After a first mental crisis in 1872, he became more and more "a solitary prisoner of his own dream of a world", as Pater put it (Hunt 98). His paintings from then on portrayed gigantic, sensuous and cruel women, with pouting lips, masses of wavy hair and columnar necks. These are now the paintings for which Dante Gabriel Rossetti's name is still remembered. As Rossetti gained autonomy from the Italian and English sources which had inspired him in his youth, his later paintings were accompanied by poems of his own composition. Whether their titles have an Italian or English ring, is as irrelevant as the language in which the accompanying poem was written. Proserpine (1872-82), of which there are eight versions, was sometimes painted with the appended sonnet in Italian (the 1874 version, which now hangs in the Tate Gallery, shows the poem and an inscription "Dante Gabriele Rossetti ritrasse nel capodanno del 1874", both in Italian. In the inscription, the artist reverted to the Italian name which he had used for the signature of The Girlhood of Mary Virgin in 1849), while sometimes the sonnet appears in English, such as in the 1882 version on which the artist was still working a few days before his death. As the artist's sense of national identity became increasingly blurred, his paintings frequently incorporated simultaneously pieces of England and Italy. One version of The Blessed Damozel (1875-8), which is now at the Fogg Museum of Art, shows a maiden inspired by Dante's Beatrice who is looking down from heaven, not on her poet-lover as could be expected, but on an Arthurian hero with a dagger at his side, lying in a suspiciously English-looking countryside. The poem is in English. In 1875, Rossetti painted La Bella Mano, a very large portrait of Alexa Wilding as 'the Virgin of beauty and modesty'. This oil, despite its Italian title and elevated imagery, looks rather odd because, far from the austere settings of the early Italians, it features a crowded, "unmistakably bourgeois Victorian interior" (Rodgers 118). The majority of the works produced in the last period show a reconciliation of two influences which seemed almost incompatible with one another : the paintings of the 1870's appear to have transcended the dilemma of their creator's identity. Astarte Syriaca (1877) portrays Jane Morris as a love goddess, in a sphere "betwixt the sun and moon", in which the notion of national identity has clearly become meaningless.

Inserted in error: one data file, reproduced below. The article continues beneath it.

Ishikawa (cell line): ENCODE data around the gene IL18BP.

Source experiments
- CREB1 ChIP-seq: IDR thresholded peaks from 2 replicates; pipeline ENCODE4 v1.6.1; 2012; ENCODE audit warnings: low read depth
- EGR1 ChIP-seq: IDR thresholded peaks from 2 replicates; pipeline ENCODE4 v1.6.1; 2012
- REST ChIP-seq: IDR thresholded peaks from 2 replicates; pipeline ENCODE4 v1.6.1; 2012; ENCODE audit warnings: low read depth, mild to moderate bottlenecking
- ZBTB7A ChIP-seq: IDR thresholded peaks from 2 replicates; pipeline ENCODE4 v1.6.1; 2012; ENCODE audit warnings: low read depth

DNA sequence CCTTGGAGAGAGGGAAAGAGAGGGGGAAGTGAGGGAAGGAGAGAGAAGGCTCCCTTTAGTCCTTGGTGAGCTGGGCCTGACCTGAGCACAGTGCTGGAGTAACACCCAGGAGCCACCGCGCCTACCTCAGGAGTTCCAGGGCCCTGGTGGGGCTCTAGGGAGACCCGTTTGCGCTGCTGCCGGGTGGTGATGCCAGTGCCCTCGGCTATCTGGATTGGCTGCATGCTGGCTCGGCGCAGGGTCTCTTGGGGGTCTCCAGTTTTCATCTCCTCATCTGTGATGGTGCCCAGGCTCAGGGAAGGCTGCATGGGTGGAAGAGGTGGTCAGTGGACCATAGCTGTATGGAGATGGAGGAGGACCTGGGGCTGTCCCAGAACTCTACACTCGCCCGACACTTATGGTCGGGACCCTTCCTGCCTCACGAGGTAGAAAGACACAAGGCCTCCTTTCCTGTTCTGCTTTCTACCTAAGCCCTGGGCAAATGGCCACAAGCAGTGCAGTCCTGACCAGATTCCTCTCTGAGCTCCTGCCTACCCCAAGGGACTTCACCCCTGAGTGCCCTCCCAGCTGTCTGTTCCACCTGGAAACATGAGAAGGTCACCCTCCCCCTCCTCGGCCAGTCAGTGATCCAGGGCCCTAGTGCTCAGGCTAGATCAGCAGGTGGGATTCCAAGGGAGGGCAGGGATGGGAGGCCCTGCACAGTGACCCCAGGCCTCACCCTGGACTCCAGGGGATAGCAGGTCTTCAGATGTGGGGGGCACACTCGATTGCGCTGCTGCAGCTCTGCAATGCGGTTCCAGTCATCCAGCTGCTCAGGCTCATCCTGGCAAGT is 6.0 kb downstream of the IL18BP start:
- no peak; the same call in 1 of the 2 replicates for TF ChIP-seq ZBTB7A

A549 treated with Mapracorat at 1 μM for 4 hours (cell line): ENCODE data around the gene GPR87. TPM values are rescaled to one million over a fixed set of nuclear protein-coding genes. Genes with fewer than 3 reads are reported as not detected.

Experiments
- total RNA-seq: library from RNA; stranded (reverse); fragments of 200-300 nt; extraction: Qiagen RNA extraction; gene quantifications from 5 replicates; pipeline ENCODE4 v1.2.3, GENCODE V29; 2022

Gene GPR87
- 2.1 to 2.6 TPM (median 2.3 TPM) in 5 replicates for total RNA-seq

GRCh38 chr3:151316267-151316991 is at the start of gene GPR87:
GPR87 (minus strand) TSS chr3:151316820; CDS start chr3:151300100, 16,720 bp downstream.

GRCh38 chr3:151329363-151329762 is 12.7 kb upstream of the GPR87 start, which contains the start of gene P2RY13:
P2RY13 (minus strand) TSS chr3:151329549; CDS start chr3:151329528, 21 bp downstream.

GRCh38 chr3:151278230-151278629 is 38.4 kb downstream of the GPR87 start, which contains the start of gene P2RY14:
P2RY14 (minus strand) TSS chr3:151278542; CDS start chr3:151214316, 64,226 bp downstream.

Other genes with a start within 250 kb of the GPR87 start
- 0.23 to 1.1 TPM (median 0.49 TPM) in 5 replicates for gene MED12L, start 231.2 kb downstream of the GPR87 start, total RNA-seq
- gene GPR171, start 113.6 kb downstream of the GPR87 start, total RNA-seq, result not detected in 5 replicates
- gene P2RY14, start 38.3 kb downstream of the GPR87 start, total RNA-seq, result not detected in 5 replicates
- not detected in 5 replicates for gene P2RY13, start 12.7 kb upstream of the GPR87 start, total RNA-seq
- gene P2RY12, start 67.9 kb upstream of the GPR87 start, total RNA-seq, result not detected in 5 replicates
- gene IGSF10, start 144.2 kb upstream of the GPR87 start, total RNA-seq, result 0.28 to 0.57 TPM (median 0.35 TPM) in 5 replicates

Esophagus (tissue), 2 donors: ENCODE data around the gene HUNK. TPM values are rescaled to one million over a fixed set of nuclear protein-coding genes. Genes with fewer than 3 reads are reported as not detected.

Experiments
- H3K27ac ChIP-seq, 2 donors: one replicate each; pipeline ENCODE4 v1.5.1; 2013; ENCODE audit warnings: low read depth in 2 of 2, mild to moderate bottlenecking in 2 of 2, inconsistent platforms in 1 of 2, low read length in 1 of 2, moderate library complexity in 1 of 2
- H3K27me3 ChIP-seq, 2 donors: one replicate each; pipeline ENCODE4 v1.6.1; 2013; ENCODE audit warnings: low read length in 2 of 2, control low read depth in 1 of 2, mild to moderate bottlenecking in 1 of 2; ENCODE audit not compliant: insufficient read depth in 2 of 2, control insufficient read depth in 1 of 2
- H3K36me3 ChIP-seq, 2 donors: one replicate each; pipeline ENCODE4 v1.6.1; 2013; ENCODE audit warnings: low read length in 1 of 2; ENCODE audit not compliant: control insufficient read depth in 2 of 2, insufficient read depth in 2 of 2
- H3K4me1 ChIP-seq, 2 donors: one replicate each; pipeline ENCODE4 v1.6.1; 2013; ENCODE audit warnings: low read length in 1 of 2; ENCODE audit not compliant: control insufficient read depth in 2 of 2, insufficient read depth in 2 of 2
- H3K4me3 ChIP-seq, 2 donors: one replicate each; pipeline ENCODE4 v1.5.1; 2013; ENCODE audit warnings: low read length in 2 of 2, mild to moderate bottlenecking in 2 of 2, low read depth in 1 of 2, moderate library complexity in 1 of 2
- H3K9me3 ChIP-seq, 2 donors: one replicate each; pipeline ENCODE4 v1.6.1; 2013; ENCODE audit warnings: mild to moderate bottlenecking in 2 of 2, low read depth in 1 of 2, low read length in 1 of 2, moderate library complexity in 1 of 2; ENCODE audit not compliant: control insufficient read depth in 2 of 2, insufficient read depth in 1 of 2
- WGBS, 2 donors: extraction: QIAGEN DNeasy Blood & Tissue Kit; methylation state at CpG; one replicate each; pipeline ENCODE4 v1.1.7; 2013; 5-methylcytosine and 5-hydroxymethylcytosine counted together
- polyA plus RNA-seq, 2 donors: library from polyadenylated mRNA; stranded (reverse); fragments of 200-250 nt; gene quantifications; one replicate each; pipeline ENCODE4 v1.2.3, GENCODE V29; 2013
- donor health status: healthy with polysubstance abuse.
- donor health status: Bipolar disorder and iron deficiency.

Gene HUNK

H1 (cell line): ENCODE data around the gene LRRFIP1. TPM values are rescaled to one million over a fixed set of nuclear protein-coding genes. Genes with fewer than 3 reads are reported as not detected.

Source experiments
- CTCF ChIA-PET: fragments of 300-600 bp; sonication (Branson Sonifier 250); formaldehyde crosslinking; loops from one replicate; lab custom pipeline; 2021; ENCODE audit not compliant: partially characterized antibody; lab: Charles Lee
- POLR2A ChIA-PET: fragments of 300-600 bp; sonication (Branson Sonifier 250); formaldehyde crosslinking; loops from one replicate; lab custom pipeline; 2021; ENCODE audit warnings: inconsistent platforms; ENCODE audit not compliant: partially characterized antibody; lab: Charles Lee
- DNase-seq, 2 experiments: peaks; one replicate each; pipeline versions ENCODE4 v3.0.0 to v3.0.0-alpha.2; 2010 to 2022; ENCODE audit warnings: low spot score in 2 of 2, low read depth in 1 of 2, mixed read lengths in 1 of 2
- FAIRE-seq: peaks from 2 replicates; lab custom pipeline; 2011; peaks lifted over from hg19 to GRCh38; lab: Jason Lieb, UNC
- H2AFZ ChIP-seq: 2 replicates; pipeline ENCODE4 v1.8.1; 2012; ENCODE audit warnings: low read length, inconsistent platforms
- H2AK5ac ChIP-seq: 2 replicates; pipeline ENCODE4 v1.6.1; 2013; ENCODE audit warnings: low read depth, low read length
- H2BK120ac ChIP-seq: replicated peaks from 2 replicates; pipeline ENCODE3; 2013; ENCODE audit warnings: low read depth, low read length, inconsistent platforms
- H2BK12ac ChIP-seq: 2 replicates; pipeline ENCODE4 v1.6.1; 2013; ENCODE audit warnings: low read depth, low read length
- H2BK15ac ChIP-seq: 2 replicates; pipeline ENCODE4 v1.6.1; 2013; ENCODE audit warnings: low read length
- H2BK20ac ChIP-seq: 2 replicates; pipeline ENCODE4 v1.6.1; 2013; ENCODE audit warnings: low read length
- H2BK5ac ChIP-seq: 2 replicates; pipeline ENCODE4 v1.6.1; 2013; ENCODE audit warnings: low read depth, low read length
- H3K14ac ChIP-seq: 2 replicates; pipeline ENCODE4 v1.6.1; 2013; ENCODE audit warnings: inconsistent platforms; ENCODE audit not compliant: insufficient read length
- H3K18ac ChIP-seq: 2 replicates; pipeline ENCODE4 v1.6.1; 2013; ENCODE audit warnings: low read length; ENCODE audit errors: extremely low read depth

It seems that D.G. Rossetti managed to create in his imagination, and occasionnally bring to life in his art, a world that suited his needs, which borrowed aspects of England and Italy, of the 15th-century artists and 19th-century poets, and reconciled his two artistic models : Dante and Blake. This is possibly the reason why he never lived in Italy. Rossetti's exile was not a geographical one as his father's had been. It was a place and time of retreat and solace for his mind. While living his earthly life in Victorian London, he felt he had incorporated the spirit of medieval Italy. When asked why he had never travelled to Italy but had only painted it and written about it, Rossetti allegedly answered, "Why bother? I've got it all inside."
Last modified 27 February 2017